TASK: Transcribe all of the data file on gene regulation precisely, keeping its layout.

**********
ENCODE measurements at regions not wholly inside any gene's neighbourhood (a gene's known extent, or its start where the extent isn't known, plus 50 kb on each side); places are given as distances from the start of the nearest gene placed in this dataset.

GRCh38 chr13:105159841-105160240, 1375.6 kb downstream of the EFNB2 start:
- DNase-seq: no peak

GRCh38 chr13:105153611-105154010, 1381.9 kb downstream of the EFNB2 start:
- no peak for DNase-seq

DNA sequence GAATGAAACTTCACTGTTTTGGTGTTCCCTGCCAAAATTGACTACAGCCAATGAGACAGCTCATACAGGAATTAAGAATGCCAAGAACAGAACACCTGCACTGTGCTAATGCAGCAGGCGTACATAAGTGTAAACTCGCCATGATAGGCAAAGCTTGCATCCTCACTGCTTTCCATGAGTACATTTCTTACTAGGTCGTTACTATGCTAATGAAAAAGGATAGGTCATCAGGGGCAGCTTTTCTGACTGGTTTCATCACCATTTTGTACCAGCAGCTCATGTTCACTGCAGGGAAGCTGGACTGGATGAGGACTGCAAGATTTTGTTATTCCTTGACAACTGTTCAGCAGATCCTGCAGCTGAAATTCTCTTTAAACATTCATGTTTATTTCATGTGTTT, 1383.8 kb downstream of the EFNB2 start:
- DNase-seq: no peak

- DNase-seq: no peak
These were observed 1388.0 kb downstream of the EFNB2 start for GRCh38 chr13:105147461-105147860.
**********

ENCODE measurements at regions not wholly inside any gene's neighbourhood (a gene's known extent, or its start where the extent isn't known, plus 50 kb on each side); places are given as distances from the start of the nearest gene placed in this dataset.

GRCh38 chr13:105159841-105160240, 1375.6 kb downstream of the EFNB2 start:
- DNase-seq: no peak

GRCh38 chr13:105153611-105154010, 1381.9 kb downstream of the EFNB2 start:
- no peak for DNase-seq

DNA sequence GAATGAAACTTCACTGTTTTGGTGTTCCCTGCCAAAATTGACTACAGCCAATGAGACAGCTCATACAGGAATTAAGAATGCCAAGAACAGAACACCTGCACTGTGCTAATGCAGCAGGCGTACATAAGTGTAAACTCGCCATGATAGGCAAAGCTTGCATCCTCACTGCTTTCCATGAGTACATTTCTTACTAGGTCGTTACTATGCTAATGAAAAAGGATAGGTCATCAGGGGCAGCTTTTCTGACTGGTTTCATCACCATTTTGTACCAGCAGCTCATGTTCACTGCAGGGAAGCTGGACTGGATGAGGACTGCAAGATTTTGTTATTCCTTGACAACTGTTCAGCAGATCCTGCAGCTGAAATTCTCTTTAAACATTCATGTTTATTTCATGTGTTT, 1383.8 kb downstream of the EFNB2 start:
- DNase-seq: no peak

- DNase-seq: no peak
These were observed 1388.0 kb downstream of the EFNB2 start for GRCh38 chr13:105147461-105147860.